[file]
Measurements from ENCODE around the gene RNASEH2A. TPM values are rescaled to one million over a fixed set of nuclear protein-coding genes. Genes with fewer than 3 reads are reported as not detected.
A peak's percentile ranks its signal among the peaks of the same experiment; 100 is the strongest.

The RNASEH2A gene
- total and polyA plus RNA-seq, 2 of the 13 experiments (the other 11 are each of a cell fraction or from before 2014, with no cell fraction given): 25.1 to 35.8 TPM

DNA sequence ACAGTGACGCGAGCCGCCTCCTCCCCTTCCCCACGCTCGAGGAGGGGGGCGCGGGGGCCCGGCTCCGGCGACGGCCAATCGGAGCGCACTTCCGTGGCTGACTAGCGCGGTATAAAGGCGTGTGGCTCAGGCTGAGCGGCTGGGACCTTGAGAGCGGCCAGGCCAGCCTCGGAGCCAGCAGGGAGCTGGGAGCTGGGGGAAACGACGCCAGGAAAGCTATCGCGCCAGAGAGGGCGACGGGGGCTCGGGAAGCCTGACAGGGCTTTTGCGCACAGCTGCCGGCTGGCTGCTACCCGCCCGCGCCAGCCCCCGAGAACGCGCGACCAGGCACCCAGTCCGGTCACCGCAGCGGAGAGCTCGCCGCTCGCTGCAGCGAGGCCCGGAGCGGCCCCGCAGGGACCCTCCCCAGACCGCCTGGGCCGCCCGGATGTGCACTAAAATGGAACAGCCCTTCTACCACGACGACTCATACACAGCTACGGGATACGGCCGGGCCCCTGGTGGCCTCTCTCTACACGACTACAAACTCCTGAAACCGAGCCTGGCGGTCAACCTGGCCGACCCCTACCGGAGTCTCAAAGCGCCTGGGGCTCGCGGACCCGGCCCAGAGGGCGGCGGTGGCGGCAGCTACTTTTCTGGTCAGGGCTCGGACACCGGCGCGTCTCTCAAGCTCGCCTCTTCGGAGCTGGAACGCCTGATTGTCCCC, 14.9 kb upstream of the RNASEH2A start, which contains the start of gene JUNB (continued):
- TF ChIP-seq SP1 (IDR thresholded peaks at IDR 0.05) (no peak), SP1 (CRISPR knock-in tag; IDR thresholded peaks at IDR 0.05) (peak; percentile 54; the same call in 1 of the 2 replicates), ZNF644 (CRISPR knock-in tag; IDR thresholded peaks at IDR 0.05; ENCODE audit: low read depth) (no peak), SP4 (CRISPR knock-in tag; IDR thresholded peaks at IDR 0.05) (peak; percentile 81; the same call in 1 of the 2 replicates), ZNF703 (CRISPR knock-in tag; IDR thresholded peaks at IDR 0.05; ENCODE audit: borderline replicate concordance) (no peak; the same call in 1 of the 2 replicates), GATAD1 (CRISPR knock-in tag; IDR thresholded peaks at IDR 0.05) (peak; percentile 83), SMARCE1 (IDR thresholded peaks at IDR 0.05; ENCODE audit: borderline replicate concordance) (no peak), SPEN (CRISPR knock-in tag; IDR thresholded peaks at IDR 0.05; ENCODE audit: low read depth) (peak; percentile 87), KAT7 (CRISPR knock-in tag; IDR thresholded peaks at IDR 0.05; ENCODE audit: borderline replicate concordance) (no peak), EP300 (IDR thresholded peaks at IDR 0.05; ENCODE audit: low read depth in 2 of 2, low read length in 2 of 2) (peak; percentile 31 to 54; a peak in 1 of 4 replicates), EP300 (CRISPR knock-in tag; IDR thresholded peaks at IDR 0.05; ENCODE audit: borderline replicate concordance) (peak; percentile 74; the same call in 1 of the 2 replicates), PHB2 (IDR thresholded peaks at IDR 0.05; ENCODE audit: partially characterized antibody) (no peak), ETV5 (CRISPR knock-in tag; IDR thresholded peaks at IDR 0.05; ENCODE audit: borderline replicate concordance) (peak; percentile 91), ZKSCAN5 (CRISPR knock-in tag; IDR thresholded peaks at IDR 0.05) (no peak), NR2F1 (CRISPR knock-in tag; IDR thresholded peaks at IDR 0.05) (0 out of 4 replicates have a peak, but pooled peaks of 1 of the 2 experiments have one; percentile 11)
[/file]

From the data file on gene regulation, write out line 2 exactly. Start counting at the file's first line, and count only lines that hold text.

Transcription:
A peak's percentile ranks its signal among the peaks of the same experiment; 100 is the strongest.